How To Borrow Tokens
In order to borrow tokens, you must first supply tokens as collateral (ie. become a lender). This is because the ApeSwap Lending Network relies on over-collateralized loans. It's important to mention that you can still lend tokens and earn interest without borrowing tokens.
NOTE: Any interest you earn from depositing funds helps offset the interest you accumulate by borrowing.
1) Make sure you've lended at least one type of token. If you need help with lending, go back to the How to Lend page.
2) Click the Collateral toggle under any of the tokens you've lended on the left side of the Markets tab. In this example, we'll enable supplied BANANA as collateral.
3) Click Enable [Token] As Collateral on the popup. Note any applicable change in your borrowing limit.
4) Confirm the transaction in your wallet.
Done! You have collateralized a lended token, and you can now borrow against it.
5) Select one of the available Borrow Markets on the right side of the app by clicking on the token name/logo. You can borrow any of the available tokens. In this example, we'll borrow BTCB, using our lended BANANA as collateral.
6) On the Borrow tab, enter the number of tokens you wish to borrow, or use the button to pre-fill 75% of your borrowing limit. Note the Borrow APY (payable in the borrowed currency) and the Distribution APY (payable in BANANA).
7) Click Borrow at the bottom of the popup.
Done! You're now borrowing BTCB tokens against the BANANA you supplied as collateral.
The max amount that a user can borrow depends on the amount of collateral deposited and the token's Collateral Factor. The Collateral Factor - expressed as a percentage - is a multiplier used against your supplied assets.
Let's say you supply $1000 WBTC as collateral, and WBTC has a collateral factor of 70%. This means that you can borrow up to $700 of any token ($1000 x 70%). Each token in a lending network (WBTC, ETH, etc.) will have its own collateral factor as determined by the creator of the lending network.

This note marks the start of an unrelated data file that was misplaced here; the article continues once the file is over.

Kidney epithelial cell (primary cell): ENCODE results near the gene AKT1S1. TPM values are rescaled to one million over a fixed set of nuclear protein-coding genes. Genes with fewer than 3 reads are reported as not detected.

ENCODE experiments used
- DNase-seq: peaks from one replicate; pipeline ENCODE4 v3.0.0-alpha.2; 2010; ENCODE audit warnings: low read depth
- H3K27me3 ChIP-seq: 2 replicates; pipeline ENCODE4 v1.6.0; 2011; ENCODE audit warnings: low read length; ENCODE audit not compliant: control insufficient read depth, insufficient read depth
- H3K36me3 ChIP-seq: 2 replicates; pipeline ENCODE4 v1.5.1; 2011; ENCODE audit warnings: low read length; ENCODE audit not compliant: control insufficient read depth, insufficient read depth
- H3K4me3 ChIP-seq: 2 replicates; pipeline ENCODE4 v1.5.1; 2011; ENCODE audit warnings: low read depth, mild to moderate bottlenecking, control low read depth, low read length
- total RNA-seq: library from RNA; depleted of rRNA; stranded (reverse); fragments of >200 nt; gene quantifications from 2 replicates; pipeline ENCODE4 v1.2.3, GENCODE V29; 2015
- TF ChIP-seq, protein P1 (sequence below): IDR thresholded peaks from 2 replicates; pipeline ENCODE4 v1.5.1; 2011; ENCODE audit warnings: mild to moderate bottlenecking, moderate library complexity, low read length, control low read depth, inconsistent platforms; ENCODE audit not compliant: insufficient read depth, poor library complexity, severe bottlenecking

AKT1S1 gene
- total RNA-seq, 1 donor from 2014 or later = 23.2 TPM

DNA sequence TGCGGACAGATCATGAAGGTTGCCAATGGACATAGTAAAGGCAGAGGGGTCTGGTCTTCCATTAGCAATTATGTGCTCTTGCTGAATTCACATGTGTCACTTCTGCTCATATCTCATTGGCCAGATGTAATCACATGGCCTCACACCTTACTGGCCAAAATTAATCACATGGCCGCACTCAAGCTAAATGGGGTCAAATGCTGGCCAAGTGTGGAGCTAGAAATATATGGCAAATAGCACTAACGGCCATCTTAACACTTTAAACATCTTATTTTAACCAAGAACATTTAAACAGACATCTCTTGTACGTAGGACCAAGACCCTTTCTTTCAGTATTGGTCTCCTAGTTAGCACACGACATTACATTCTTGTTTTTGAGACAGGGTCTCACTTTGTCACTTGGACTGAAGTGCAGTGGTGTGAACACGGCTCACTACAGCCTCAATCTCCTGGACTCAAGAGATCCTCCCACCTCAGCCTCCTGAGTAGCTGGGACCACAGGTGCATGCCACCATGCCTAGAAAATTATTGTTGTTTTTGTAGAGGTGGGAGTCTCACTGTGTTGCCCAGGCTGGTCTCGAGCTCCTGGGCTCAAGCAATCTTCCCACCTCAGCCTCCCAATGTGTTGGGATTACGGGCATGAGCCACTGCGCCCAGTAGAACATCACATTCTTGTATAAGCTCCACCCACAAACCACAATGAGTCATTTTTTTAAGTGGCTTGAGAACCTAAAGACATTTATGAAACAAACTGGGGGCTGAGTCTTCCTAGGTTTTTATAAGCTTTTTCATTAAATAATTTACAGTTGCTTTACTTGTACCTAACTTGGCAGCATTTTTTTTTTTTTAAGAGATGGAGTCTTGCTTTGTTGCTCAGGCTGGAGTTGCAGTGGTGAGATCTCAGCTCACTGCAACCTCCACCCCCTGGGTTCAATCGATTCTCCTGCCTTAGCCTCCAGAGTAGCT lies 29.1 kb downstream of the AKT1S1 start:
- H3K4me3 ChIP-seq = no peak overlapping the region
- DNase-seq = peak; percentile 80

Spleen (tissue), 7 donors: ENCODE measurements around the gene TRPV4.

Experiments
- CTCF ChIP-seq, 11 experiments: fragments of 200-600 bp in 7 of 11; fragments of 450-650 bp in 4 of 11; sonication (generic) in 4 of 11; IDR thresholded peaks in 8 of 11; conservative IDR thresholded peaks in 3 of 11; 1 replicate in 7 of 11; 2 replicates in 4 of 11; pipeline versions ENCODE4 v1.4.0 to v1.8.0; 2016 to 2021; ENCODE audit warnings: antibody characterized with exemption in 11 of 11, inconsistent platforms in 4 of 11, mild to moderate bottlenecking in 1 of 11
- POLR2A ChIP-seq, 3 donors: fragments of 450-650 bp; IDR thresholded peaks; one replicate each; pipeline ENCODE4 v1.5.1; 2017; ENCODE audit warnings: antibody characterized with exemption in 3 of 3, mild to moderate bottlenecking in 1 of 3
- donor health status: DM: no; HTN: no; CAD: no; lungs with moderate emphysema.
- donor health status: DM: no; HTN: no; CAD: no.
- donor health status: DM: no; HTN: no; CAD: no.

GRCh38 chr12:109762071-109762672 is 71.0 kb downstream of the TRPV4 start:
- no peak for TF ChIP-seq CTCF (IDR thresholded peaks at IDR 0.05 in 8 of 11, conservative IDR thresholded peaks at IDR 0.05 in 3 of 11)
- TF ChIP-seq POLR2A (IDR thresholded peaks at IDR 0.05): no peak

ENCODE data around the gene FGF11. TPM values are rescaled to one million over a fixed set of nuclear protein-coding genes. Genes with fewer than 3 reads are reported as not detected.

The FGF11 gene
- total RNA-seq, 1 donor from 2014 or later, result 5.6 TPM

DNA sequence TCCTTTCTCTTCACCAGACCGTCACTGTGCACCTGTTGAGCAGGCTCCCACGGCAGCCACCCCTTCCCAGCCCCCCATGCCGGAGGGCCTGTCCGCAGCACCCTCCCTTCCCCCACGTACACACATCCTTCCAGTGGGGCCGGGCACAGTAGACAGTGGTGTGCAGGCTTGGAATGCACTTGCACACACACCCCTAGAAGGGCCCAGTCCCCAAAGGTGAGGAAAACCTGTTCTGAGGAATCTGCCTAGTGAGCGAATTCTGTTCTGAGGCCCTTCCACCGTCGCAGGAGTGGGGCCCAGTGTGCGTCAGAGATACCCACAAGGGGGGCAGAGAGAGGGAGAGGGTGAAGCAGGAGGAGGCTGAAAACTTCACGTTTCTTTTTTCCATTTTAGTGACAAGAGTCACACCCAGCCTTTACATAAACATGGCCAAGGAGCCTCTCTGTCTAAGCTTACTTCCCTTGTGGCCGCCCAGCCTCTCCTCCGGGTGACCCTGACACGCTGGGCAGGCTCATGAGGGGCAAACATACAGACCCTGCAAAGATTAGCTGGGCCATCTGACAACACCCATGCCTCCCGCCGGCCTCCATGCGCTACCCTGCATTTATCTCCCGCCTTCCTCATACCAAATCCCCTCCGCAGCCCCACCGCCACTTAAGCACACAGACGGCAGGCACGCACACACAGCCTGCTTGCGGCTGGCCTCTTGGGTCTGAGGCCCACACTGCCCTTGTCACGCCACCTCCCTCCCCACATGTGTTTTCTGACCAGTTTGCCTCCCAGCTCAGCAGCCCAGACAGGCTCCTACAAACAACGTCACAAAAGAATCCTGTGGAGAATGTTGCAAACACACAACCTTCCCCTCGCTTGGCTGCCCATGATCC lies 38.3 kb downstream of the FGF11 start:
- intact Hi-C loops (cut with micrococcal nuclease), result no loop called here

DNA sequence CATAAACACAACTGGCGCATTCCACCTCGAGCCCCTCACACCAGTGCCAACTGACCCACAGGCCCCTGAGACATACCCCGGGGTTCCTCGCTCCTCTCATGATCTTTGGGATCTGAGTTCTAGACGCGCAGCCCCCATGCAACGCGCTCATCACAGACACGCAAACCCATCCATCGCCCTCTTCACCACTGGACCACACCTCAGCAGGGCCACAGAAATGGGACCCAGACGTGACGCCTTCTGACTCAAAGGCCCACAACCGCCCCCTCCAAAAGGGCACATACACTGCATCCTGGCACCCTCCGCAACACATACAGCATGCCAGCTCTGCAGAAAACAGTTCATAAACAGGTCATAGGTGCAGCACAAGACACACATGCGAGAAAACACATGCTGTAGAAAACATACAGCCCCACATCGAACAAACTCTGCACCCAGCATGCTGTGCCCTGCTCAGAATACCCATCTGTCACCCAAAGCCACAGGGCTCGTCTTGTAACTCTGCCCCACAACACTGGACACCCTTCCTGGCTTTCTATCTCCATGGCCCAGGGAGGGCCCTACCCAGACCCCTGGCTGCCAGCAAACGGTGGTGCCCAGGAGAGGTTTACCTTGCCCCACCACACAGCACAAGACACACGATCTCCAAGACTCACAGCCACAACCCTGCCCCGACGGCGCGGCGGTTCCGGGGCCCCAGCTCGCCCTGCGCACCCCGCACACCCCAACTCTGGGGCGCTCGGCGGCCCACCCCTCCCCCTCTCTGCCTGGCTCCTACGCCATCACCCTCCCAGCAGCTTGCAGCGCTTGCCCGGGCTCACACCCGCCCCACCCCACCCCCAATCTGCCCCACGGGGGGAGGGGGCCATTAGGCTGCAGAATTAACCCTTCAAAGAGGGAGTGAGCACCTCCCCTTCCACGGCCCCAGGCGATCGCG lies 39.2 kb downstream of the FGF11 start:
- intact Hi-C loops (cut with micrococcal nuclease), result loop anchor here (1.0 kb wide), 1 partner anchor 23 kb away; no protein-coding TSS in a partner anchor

Note: The amount you can borrow is based on the Collateral Factor of the asset (or assets) you are supplying. In the example above, it doesn't matter what asset a user borrows - they supplied WBTC and it had a Collateral Factor of 70%.
It is possible to borrow against multiple tokens as well. So if you supply WBTC and ETH and enable both as collateral, you can borrow against both up to the sum of each asset supplied multiplied by the respective collateral factor.
Just like in traditional finance, borrowers are required to pay interest on their loans. This interest goes directly to the lenders/suppliers of that token, minus the Reserve Factor.
The interest that borrowers pay is determined by the APY listed for the token(s) they are borrowing. It is important to note that APYs are floating and not fixed. Rates get updated on a per-block basis and can fluctuate significantly within relatively short time spans.
The interest that accrues each block is added to a user's borrow position, meaning their borrow position slowly grows over time in proportion to the APY. To pay back this accrued interest, a user simply pays back a portion of their loan.
In essence, borrowing allows people to access the value of their assets while still holding on to them. For example, assume you have some ETH but need USD to pay for something. Instead of selling that ETH, you could use it as collateral and borrow USD against it. Then, if ETH goes up in value, you can sell the ETH for more and repay the loan, pocketing the difference. Of course, there are other use-cases, usually of a financial nature:
- Enter a short position on a token
- Leverage a long position on a token
- Borrow a token for a lucrative liquidity mining opportunity, while limiting exposure to the token
After borrowing tokens from the lending network, it's important to continuously monitor your position to ensure you have enough collateral to support your loan. As prices of tokens fluctuate, your position can be in danger of liquidation if not properly managed.
We recommend reviewing the Lending & Liquidations section for an in-depth look at what that means for you as a borrower. In addition, we will go over safe borrowing practices and how you can avoid being liquidated.